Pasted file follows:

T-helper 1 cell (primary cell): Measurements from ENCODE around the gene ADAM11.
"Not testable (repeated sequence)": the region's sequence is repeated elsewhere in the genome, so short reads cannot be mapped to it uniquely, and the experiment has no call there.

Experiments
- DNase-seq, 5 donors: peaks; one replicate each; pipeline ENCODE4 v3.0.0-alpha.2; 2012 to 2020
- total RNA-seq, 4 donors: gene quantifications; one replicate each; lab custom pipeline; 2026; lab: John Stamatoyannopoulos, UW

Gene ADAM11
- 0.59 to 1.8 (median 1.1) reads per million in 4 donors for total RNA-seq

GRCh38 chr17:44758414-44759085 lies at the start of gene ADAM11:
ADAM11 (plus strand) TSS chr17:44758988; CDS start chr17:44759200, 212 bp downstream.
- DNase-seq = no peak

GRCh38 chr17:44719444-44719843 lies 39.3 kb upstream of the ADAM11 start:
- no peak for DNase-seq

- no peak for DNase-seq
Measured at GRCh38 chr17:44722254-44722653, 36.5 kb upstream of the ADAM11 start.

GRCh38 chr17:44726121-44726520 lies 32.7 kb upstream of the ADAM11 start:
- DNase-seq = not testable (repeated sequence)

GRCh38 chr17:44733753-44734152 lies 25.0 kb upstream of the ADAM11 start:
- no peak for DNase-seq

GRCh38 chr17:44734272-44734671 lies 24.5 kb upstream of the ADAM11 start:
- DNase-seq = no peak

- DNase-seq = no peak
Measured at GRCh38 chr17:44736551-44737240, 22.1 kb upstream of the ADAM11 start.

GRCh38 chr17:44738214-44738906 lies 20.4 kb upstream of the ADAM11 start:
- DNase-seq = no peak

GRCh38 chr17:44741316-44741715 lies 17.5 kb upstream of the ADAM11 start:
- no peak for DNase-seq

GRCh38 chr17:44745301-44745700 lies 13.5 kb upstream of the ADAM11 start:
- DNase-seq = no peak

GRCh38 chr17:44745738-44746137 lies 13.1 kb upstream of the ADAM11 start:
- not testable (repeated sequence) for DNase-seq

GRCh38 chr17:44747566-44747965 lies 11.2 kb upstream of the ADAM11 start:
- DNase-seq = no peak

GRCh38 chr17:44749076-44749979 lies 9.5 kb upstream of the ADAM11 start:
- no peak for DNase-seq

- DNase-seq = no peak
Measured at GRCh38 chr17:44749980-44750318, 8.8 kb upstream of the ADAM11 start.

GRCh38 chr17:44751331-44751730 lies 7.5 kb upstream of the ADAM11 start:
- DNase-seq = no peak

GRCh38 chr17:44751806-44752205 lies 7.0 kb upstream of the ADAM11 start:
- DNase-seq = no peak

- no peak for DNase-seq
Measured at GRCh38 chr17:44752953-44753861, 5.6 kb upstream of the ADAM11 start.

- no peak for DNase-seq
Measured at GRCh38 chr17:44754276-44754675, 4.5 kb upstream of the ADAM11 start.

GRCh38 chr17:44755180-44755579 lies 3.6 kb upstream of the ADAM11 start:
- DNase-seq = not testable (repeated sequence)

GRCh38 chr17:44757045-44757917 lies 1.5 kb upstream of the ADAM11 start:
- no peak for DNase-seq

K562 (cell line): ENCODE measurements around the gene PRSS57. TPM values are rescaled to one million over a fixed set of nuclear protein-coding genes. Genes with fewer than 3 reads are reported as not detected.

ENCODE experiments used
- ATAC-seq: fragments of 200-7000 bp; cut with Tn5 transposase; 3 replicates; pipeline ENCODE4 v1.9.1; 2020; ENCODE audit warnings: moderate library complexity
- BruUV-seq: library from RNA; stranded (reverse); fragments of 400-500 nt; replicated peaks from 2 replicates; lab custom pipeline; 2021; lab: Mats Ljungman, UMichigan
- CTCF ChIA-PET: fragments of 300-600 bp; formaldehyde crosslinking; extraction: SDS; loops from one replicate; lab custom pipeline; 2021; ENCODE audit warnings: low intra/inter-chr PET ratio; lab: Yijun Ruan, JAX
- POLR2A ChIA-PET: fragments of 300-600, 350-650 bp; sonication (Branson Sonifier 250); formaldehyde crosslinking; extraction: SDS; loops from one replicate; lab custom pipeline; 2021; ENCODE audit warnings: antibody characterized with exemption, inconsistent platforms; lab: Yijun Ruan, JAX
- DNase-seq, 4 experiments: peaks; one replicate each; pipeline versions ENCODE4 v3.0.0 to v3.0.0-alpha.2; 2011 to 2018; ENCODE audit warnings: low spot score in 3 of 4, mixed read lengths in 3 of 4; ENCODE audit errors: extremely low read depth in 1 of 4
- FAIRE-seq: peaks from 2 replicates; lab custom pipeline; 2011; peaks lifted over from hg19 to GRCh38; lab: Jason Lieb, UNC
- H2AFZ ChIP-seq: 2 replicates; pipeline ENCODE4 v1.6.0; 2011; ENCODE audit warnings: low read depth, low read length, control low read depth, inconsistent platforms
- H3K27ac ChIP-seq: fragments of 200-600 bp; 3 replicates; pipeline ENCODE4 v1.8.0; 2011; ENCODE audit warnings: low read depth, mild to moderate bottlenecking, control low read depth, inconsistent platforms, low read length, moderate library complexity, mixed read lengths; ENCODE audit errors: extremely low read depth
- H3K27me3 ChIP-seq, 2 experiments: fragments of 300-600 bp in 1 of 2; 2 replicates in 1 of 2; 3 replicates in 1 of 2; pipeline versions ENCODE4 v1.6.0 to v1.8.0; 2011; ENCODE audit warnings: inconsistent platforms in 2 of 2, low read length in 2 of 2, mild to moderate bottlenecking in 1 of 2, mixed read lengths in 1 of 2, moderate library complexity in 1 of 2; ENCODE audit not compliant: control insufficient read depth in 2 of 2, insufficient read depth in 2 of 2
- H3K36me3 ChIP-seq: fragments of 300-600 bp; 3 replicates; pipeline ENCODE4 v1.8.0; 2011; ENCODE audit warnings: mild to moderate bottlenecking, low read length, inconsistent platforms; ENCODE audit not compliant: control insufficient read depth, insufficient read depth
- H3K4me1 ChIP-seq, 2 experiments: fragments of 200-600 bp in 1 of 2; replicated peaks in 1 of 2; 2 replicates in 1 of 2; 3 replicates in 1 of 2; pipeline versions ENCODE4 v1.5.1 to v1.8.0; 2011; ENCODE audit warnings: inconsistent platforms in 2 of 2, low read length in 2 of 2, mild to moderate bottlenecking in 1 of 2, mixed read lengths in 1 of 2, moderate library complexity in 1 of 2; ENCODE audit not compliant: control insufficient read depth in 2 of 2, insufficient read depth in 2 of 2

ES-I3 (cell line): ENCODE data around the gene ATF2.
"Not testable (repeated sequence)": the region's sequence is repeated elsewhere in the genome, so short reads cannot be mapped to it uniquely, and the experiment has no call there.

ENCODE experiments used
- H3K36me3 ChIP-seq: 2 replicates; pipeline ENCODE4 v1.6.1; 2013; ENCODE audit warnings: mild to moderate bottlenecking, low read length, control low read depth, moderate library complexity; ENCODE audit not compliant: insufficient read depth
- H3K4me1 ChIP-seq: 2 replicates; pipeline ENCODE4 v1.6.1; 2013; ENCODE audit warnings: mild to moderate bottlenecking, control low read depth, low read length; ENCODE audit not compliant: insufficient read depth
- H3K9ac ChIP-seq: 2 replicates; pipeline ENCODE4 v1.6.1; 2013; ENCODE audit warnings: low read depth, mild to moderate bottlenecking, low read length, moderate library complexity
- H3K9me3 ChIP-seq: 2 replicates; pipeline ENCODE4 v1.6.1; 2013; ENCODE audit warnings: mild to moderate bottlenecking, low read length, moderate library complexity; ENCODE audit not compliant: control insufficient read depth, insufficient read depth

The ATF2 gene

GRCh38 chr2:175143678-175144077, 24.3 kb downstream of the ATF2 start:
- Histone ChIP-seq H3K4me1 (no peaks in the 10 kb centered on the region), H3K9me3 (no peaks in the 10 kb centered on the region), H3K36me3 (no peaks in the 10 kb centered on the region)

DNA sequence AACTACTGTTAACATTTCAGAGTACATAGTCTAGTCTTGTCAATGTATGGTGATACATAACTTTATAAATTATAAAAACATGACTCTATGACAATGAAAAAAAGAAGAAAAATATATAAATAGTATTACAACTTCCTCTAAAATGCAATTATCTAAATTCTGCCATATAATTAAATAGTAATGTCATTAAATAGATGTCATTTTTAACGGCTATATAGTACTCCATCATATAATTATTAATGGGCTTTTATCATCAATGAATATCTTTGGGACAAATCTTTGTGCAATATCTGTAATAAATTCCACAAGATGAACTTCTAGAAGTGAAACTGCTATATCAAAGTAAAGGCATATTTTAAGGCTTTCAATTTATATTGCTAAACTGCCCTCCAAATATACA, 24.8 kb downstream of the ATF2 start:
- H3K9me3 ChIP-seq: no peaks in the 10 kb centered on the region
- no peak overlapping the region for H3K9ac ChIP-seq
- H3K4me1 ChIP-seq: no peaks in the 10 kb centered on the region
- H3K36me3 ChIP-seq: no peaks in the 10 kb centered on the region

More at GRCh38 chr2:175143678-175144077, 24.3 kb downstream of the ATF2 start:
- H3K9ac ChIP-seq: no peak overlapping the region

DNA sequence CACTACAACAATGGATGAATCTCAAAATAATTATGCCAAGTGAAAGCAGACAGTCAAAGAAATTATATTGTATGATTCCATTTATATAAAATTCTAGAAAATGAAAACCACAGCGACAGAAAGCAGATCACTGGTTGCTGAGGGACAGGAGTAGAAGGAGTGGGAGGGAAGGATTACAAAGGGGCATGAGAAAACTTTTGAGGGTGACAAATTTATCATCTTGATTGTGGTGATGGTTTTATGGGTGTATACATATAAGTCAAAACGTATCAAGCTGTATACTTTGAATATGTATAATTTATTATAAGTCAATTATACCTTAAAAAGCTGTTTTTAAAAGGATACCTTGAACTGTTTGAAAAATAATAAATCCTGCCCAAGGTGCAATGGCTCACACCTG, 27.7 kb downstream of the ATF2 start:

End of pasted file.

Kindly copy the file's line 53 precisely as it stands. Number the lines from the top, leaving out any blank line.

- CTCF ChIA-PET: fragments of 300-600 bp; formaldehyde crosslinking; extraction: SDS; loops from one replicate; lab custom pipeline; 2021; ENCODE audit warnings: low intra/inter-chr PET ratio; lab: Yijun Ruan, JAX